University of Cambridge > Talks.cam > Department of Geography - Seminars in Cultural and Historical Geography > Personifying Colonial Governance: Life Geography of George Arthur and the Transition from Colonial Philanthropy to Development Discourse

Personifying Colonial Governance: Life Geography of George Arthur and the Transition from Colonial Philanthropy to Development Discourse

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This paper aims to draw attention to significant shifts in the nature of humane governance during the nineteenth century and to open up a theoretical intersection between life geography, colonial discourse analysis and assemblage theory. It focuses on the career in British colonial governance of George Arthur, successively Aide de Camp in Jersey, Quarter Master General in Jamaica, Superintendent of Honduras, Lieutenant Governor of Van Diemen’s Land, Lieutenant Governor of Upper Canada, and Governor of the Bombay Presidency. Situating Arthur as an individual component within emergent colonial governmental assemblages, the paper examines the ways that an individual like Arthur could effect and be affected by shifts in humanitarian and governmental discourse and practice. The geographies of Arthur’s entanglements in colonial discourses were paramount in affecting the nature and extent of his capacity to effect reformulation of those discourses. Arthur’s personal performances and expressions of colonial government in different sites of empire and through specific episodes of contestation assisted in the deterritorialization of certain kinds of colonial governmentality and the reterritorialization of others. As Arthur moved from the West Indies to Van Diemen’s Land to Upper Canada to India, so his person discernibly effected shifts from ameliorative through conservative humanitarian, to developmental forms of imperial governance.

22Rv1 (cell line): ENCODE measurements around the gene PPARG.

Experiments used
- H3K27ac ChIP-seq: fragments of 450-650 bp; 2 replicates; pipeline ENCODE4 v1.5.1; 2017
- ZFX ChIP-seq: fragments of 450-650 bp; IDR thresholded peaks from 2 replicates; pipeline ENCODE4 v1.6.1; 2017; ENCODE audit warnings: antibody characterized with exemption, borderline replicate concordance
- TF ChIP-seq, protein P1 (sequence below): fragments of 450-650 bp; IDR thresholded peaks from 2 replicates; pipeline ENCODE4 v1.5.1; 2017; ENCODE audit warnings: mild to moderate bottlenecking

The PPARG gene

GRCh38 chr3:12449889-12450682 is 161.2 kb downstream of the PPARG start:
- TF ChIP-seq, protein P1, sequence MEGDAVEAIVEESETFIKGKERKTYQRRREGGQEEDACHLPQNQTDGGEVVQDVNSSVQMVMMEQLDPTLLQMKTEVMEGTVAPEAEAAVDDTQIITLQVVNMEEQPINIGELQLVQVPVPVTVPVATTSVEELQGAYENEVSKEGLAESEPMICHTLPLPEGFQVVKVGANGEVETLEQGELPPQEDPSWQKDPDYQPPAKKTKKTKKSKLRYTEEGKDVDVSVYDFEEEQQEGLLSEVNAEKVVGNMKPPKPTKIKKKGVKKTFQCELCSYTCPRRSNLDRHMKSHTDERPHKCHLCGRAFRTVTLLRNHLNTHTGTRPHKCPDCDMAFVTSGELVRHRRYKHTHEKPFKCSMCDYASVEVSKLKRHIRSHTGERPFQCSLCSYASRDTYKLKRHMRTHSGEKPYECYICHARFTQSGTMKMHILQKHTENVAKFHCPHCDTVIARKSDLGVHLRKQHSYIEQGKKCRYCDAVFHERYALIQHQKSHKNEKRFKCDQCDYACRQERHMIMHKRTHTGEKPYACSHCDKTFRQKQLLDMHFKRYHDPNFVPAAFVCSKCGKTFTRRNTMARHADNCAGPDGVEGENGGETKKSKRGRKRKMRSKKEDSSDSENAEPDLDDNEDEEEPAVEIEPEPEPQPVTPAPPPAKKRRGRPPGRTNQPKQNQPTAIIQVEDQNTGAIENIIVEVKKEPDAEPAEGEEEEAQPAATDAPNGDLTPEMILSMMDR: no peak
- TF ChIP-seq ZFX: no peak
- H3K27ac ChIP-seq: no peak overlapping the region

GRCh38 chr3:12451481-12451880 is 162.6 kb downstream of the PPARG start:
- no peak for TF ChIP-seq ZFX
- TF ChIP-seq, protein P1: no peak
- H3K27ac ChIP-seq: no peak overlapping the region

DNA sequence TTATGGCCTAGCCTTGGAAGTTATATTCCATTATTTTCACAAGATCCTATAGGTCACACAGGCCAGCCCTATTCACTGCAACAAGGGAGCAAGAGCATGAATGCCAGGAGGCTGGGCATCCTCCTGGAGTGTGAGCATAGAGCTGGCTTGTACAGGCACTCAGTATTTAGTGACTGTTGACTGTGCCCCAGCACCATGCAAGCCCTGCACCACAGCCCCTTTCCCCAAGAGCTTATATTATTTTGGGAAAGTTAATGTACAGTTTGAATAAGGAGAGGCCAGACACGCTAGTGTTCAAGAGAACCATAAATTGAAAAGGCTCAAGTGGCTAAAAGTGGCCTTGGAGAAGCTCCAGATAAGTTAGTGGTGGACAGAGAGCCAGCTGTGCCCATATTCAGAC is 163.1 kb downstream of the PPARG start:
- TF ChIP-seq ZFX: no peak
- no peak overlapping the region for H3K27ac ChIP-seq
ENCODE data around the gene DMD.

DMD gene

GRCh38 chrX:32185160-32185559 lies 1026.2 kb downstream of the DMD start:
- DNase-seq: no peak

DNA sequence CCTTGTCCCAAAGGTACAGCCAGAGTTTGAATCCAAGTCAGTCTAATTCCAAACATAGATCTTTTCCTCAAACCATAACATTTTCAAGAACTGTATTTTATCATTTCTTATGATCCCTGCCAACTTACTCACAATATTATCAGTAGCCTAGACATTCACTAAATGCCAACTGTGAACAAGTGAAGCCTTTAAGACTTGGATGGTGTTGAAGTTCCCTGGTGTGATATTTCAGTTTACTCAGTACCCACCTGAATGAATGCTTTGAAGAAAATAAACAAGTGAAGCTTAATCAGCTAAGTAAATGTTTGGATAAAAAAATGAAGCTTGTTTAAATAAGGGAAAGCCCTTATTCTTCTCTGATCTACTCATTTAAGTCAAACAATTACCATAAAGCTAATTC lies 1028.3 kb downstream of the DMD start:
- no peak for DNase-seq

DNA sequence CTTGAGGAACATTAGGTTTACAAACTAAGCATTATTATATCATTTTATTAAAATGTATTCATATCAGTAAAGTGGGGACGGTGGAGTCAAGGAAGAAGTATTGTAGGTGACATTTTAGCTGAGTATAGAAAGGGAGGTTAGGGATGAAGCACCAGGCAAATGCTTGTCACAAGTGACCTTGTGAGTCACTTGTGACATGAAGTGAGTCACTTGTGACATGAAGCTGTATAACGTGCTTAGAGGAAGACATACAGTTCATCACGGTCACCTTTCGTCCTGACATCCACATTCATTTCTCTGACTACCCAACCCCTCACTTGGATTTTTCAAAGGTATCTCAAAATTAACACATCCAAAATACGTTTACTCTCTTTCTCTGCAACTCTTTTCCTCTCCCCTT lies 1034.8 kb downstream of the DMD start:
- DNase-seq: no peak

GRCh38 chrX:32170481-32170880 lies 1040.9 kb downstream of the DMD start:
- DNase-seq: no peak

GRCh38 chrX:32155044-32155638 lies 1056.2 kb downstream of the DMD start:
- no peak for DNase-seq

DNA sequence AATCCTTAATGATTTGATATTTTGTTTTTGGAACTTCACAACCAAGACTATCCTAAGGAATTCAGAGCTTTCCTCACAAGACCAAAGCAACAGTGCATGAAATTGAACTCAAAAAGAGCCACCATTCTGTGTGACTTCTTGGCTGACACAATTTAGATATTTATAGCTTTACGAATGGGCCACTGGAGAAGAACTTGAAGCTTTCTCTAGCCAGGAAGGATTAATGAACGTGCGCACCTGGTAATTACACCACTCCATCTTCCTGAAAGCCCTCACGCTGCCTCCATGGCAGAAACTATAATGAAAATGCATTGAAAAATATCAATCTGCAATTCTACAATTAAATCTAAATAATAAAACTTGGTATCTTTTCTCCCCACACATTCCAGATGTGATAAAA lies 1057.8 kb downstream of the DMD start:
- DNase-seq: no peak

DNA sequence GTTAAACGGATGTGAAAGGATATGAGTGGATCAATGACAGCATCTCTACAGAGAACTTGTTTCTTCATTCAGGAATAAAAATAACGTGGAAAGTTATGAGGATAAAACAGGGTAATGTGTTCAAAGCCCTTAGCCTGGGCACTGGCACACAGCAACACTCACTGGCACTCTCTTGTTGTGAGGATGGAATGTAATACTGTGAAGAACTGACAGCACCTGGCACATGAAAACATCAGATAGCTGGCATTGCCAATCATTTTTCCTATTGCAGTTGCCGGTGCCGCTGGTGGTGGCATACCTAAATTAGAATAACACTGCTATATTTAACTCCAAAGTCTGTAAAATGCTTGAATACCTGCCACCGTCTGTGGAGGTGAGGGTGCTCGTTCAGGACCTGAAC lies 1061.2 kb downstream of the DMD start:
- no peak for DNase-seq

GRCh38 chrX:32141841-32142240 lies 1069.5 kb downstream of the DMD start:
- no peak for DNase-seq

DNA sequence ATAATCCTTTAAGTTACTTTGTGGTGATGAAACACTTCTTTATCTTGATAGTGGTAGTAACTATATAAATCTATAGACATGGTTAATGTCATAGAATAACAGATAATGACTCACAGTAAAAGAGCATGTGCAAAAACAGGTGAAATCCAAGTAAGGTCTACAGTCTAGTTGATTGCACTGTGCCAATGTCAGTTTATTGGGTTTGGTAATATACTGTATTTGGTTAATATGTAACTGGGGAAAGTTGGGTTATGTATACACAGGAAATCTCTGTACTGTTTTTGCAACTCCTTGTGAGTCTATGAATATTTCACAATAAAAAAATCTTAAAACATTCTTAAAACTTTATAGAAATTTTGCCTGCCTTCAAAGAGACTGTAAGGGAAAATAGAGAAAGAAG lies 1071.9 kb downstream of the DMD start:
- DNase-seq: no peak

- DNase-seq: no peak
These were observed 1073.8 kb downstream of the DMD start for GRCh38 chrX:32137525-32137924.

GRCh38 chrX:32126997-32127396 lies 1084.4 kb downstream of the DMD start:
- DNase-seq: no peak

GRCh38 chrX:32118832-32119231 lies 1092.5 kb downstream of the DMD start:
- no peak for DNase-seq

This talk is part of the Department of Geography - Seminars in Cultural and Historical Geography series.

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